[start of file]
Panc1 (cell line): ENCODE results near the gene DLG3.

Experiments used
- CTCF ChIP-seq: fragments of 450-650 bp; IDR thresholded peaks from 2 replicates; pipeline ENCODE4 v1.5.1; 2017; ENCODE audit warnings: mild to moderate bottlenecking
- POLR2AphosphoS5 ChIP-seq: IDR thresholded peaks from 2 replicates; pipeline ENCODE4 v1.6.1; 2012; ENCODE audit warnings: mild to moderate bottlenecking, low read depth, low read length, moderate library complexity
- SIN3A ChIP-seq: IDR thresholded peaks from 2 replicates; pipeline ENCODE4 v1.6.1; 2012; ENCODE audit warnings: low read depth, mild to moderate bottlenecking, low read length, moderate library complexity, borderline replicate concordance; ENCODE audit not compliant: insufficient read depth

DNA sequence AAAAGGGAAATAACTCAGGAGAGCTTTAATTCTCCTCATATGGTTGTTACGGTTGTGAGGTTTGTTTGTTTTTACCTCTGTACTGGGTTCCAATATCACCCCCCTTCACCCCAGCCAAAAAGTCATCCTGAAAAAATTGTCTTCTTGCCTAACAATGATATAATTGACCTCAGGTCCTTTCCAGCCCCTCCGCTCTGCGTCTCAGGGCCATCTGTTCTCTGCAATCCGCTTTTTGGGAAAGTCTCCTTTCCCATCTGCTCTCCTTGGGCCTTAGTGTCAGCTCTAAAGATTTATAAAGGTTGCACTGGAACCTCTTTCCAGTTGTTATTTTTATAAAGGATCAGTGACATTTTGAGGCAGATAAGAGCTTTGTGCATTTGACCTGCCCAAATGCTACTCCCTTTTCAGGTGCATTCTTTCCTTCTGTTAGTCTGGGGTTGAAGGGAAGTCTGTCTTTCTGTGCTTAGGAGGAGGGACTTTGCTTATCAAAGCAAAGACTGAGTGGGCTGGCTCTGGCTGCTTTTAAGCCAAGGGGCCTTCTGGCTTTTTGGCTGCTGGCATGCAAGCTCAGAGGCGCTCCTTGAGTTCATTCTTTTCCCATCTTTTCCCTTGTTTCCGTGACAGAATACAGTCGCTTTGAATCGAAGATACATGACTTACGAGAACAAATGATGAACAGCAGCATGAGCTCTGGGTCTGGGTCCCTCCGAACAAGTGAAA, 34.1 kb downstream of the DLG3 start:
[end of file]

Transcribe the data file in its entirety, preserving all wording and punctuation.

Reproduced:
Panc1 (cell line): ENCODE results near the gene DLG3.

Experiments used
- CTCF ChIP-seq: fragments of 450-650 bp; IDR thresholded peaks from 2 replicates; pipeline ENCODE4 v1.5.1; 2017; ENCODE audit warnings: mild to moderate bottlenecking
- POLR2AphosphoS5 ChIP-seq: IDR thresholded peaks from 2 replicates; pipeline ENCODE4 v1.6.1; 2012; ENCODE audit warnings: mild to moderate bottlenecking, low read depth, low read length, moderate library complexity
- SIN3A ChIP-seq: IDR thresholded peaks from 2 replicates; pipeline ENCODE4 v1.6.1; 2012; ENCODE audit warnings: low read depth, mild to moderate bottlenecking, low read length, moderate library complexity, borderline replicate concordance; ENCODE audit not compliant: insufficient read depth

DNA sequence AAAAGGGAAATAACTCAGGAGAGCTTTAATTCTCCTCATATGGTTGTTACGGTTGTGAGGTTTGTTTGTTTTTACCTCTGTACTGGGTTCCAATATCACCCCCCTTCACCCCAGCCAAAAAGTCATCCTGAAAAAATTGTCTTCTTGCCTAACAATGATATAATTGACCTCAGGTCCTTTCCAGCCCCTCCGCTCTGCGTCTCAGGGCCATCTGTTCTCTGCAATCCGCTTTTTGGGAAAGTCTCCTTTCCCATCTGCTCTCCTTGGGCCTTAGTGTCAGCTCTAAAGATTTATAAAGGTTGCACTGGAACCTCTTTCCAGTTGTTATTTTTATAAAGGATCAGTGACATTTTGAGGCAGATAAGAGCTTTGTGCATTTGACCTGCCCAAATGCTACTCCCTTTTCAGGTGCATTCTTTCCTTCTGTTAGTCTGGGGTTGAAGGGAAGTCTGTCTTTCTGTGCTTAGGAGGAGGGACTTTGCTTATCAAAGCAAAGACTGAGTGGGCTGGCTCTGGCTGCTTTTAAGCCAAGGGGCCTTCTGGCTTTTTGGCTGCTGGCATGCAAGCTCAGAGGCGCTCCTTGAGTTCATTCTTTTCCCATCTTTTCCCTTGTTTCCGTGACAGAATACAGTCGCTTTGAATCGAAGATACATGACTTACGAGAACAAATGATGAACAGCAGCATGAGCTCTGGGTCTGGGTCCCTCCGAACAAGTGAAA, 34.1 kb downstream of the DLG3 start: